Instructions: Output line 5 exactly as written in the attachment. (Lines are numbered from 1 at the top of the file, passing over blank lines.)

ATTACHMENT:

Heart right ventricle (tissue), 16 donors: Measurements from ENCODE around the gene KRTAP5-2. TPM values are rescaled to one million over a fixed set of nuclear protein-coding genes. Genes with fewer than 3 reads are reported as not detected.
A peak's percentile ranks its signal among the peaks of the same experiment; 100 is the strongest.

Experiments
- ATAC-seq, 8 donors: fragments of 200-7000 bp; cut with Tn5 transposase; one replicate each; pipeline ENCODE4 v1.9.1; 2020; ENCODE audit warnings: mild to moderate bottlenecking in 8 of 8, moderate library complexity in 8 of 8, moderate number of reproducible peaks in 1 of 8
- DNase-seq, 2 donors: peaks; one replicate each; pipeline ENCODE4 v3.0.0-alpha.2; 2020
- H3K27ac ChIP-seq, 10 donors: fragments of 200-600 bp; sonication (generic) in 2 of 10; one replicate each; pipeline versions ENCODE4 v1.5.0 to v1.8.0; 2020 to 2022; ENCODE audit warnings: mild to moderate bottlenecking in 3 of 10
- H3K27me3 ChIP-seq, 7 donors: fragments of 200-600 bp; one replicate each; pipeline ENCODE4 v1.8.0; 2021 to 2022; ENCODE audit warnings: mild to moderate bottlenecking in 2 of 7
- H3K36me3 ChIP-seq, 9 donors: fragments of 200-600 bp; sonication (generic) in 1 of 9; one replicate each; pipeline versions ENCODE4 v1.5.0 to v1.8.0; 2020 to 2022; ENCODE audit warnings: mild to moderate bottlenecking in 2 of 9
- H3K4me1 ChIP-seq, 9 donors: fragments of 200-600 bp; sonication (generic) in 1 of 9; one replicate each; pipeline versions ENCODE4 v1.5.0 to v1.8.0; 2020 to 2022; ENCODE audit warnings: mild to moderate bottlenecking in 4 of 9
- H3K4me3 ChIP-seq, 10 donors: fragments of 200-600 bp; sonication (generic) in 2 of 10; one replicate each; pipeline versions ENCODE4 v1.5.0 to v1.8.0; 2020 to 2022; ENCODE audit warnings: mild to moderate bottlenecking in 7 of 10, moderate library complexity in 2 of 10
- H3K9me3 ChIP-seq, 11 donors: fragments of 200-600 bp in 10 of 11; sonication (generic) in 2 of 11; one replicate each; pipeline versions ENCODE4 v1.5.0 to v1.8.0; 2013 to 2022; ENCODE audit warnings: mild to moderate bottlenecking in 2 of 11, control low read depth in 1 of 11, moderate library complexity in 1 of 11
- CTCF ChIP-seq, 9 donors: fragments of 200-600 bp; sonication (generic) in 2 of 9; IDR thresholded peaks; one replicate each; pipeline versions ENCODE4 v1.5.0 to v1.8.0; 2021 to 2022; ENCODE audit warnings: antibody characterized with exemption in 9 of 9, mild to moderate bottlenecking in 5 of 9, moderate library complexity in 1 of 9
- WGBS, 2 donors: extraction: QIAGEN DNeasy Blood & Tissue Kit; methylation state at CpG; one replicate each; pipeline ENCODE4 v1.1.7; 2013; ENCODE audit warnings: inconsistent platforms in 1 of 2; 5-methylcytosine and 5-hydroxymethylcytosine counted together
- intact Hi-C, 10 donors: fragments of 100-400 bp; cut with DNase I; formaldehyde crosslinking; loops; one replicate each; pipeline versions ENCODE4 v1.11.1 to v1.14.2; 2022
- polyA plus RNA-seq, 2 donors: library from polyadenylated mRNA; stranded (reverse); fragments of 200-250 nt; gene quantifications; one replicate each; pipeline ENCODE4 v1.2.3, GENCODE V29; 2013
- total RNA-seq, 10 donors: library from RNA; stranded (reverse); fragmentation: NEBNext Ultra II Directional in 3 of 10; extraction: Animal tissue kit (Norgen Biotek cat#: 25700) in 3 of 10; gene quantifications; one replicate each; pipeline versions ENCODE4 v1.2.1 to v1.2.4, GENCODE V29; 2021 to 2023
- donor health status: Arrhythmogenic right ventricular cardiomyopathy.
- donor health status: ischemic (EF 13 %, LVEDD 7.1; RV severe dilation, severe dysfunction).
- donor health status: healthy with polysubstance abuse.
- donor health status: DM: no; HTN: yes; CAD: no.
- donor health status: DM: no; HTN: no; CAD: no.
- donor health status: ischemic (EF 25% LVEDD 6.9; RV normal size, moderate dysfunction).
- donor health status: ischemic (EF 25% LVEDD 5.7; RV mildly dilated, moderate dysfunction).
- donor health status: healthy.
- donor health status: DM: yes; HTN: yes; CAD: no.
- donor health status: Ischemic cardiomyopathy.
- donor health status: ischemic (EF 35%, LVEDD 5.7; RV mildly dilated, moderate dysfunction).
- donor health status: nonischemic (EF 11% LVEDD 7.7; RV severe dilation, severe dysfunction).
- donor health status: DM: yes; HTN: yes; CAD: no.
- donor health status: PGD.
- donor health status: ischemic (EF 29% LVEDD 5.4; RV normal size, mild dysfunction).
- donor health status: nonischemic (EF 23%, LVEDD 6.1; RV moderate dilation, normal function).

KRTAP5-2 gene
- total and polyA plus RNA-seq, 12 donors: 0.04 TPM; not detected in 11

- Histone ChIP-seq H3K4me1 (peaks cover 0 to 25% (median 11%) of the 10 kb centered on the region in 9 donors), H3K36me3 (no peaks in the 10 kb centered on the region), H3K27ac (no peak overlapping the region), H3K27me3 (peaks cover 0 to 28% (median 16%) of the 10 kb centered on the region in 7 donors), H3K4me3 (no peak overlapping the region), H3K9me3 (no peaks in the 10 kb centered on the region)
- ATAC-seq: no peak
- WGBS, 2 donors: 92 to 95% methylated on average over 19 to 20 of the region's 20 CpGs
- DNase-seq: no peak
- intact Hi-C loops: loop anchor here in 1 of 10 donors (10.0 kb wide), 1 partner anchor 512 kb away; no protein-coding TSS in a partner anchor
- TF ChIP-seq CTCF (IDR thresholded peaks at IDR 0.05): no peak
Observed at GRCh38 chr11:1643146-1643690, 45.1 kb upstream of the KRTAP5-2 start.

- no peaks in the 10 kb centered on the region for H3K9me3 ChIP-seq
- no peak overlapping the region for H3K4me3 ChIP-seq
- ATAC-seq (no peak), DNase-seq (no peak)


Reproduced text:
- DNase-seq, 2 donors: peaks; one replicate each; pipeline ENCODE4 v3.0.0-alpha.2; 2020